Groom

Groom Tang dynasty

Groom

Tang dynasty (618-907 C.E.)
earthenware with three-color (sancai) glaze and polychrome pigment
17 x 6 x 6
1995.102
During the long journey to distant lands along the Silk Routes, caravans of Bactrian camels were led by grooms. Grooms, whose job was to care for these most important animals through deserts, mountains, and harsh climates in general, played a crucial role in the success of the expedition. Typically, the grooms were immigrants from China's western and northern border regions such as Turkestan whose familiarity with camels made them highly sought after. Grooms such as this figure were used for burial in the tombs of princes and officials. Their presence there provides evidence of the breadth and depth of the Tang's multicultural reign. The hand painting that once decorated this groom's face would have allowed for an even greater sense of individuality and dignity.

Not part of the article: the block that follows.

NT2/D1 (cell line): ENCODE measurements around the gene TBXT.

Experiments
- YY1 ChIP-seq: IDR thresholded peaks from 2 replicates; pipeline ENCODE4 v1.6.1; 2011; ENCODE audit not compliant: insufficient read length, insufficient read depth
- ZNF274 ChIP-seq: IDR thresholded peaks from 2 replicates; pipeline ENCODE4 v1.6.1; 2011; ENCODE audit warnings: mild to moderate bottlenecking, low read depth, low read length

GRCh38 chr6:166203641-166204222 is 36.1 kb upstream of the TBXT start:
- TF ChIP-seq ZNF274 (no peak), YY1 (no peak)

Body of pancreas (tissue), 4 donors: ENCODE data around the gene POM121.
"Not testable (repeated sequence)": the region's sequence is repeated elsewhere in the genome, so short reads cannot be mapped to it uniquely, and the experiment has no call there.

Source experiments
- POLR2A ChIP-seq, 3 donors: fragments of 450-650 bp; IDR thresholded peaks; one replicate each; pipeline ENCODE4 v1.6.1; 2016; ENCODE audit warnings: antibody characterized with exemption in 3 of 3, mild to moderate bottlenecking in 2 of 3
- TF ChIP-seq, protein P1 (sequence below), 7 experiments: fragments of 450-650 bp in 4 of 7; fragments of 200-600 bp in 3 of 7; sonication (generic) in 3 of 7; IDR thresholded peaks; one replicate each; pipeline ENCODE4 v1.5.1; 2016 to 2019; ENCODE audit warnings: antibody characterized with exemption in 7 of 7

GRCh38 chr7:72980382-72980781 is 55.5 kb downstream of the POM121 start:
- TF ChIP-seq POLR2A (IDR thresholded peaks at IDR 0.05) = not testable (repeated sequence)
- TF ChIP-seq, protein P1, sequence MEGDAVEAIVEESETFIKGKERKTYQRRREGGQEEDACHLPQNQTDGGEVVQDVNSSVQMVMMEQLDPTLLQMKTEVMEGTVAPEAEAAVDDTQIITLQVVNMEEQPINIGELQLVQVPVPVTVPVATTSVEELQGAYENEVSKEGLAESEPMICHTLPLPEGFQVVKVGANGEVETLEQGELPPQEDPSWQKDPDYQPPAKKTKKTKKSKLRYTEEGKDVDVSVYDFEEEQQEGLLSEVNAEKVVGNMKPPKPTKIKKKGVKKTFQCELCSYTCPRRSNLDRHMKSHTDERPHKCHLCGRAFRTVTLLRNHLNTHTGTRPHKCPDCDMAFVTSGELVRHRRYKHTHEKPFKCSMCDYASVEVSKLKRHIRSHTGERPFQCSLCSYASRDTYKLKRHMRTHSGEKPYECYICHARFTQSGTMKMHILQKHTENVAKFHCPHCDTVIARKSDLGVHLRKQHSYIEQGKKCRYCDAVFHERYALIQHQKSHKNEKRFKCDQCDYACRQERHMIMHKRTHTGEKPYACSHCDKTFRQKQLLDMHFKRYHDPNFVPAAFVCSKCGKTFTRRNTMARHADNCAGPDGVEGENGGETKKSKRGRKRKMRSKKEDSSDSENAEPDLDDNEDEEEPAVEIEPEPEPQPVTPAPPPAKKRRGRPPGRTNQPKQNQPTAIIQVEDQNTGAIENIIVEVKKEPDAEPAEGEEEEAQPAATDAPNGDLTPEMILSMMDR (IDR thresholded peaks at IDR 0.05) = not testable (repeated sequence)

Pearlstein, 10-05-2005

--K. Johnson Bowles, 2006, Reflecting Centuries of Beauty: The Rowe Collection of Chinese Art

 

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